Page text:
Sunday, September 27, 2009

Recession leaves Nebraska town in limbo

In the cover story of today's Sunday Business section of the New York Times, David Segal reports from micropolitan Columbus, Nebraska, population 21,504. Columbus, the county seat of Platte County, has the state's highest per-capita rate of employment in manufacturing and--not coincidentally--is notoriously anti-union. Segal's headline is "Enter the Recession's Waiting Room," and Segal explains why the recession has both employers and employees in limbo, waiting for economic recovery to bring orders flowing back in and--with them--economic revival. A colorful excerpt follows:

A sign about 17 miles outside of town says “Columbus Is Open for Business,” and the more time you spend here, the more literal those words sound.

You can see management’s unfettered hand in the vaguely Dickensian hours that many here work, and you sense an emphasis on unfettered growth in the just-build-it ethos that governs the stretch of strip malls on the road that bisects the town. It’s fast food, a Wal-Mart, a J. C. Penney, check-cashing outlets and dozens of other stores. The traffic to this generic stretch has come at the apparent expense of a fading but picturesque downtown — a Hopper-esque setting, with a railroad station, some gorgeous early 20th century buildings and a former opera house that is now a minimall.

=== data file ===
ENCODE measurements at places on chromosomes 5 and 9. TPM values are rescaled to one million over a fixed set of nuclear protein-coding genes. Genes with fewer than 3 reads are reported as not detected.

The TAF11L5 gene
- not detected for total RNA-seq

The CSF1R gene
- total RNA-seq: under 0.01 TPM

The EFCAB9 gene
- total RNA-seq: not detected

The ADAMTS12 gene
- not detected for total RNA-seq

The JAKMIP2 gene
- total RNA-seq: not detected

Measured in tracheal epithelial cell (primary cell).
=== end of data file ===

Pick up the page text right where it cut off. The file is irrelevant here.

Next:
Read more here--about the town, its people, its economy, and its likely future.

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